In this interesting AP article [link no longer available], a man won an invasion of privacy lawsuit when his property manager searched his home and reported to the FBI that there were terrorist materials in the apartment. FBI officials detained, fingerprinted, and handcuffed the man, but eventually determined that the man wasn’t a terrorist:
In an interesting and thoughtful post, Eugene Volokh (law, UCLA) takes issue with California’s Megan’s Law, Cal. Penal Code § 290.46(j), which places personal data about sex offenders on the Internet yet restricts the uses of this data. The law allows people to use the information “only to protect a person at risk.” It prohibits the use of the information for, among other things, purposes related to insurance, loans, credit, employment, benefits, and housing.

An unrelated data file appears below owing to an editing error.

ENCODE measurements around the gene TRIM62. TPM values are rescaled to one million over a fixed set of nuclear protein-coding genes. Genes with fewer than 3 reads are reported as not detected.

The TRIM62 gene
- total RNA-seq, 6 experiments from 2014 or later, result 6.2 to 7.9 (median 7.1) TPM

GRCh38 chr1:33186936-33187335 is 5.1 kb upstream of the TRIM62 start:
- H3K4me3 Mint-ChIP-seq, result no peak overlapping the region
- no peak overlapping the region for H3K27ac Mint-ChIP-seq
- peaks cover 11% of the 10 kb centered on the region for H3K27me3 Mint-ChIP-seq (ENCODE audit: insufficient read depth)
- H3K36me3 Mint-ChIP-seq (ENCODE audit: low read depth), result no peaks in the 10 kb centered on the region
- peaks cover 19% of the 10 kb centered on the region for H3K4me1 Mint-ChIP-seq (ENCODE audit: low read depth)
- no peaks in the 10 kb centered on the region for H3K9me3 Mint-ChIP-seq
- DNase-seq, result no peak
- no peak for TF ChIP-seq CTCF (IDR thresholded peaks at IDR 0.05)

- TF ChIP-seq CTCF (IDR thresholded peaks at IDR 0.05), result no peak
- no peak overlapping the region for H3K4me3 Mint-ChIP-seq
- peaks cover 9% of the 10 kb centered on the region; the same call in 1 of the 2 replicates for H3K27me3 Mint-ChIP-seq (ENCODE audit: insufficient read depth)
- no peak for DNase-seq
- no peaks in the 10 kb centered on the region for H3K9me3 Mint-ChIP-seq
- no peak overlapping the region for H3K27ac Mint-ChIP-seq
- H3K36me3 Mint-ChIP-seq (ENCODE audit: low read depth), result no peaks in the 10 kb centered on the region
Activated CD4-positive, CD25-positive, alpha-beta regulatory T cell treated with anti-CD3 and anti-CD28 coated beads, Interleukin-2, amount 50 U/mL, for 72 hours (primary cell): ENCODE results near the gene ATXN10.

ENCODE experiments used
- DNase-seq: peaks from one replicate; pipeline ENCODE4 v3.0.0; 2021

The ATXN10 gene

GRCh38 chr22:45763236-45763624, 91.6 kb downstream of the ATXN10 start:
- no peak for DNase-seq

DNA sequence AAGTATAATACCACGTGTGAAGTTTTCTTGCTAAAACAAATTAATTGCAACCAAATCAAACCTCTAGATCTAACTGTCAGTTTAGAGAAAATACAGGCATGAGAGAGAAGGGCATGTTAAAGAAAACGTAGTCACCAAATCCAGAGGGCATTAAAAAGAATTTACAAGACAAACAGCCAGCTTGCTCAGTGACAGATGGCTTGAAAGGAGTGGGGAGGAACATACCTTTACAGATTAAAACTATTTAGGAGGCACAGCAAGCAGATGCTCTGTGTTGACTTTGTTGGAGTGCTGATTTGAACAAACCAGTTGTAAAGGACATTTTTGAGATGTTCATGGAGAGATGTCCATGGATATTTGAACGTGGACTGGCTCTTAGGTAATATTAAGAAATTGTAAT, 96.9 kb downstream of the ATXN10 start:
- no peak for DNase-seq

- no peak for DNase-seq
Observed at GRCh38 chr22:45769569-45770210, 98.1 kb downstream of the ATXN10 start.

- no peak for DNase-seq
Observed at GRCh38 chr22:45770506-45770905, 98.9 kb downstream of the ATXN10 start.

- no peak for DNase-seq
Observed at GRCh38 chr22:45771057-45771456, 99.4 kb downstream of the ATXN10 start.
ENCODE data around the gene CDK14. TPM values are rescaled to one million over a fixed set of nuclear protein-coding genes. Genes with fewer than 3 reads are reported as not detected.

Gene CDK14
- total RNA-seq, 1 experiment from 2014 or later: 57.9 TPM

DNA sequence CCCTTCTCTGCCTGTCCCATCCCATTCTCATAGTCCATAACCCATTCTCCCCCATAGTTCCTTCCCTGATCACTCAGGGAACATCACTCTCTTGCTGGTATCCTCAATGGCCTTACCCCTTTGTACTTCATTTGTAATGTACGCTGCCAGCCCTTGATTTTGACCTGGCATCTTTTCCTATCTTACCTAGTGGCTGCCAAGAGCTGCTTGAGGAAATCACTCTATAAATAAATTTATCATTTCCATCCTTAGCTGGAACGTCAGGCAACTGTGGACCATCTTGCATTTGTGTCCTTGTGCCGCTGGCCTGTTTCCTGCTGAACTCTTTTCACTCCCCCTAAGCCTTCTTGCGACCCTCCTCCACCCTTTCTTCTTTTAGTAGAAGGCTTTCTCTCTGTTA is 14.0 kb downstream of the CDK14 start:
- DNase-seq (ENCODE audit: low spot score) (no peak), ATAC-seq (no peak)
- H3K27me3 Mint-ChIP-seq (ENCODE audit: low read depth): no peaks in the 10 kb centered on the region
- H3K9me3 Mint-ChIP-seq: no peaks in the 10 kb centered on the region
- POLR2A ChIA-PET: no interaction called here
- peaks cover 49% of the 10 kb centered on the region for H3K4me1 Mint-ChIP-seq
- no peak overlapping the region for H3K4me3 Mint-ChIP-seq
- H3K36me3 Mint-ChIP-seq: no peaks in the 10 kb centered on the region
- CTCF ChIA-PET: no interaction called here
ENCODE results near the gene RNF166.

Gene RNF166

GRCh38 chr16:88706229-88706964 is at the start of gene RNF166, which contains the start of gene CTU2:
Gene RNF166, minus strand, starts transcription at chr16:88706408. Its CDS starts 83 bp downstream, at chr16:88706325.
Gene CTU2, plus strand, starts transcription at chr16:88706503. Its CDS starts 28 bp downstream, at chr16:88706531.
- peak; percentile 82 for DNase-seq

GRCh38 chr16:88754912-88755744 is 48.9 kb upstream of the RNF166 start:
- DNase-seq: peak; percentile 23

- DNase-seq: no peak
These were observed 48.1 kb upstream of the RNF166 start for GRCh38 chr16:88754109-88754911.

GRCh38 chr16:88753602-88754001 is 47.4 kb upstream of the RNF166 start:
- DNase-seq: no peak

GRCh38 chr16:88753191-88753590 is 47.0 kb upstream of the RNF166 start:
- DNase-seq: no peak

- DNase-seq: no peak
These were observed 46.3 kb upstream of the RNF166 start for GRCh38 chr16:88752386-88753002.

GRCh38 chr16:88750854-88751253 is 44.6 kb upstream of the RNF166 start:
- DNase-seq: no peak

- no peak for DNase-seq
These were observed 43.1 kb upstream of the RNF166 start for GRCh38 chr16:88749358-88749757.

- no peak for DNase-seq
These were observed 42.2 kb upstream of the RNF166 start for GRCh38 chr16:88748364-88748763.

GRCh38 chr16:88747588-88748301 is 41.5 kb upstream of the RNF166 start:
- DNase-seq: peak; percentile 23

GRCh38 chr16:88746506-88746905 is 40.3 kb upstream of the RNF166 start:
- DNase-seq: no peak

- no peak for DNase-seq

Recently, Governor Arnold Schwarzenegger signed a law that toughened California’s Anti-Paparazzi Act, Cal. Civ. Code §1708.8. The original act was passed in 1998 in response to Princess Diana’s death, which was caused when her car was fleeing aggressive paparazzi.
You thought keyboard clacking was just annoying noise. Little did you know your clacking is broadcasting what you’re typing!
Berkeley researchers have developed a way to monitor your keystrokes without installing a device into your computer. Thus, far, keystrokes can be monitored via special software or other devices installed into people’s computers (either directly or via a virus or spyware). This new technique relies on the clacking of your keyboard. According to the AP [link no longer available]: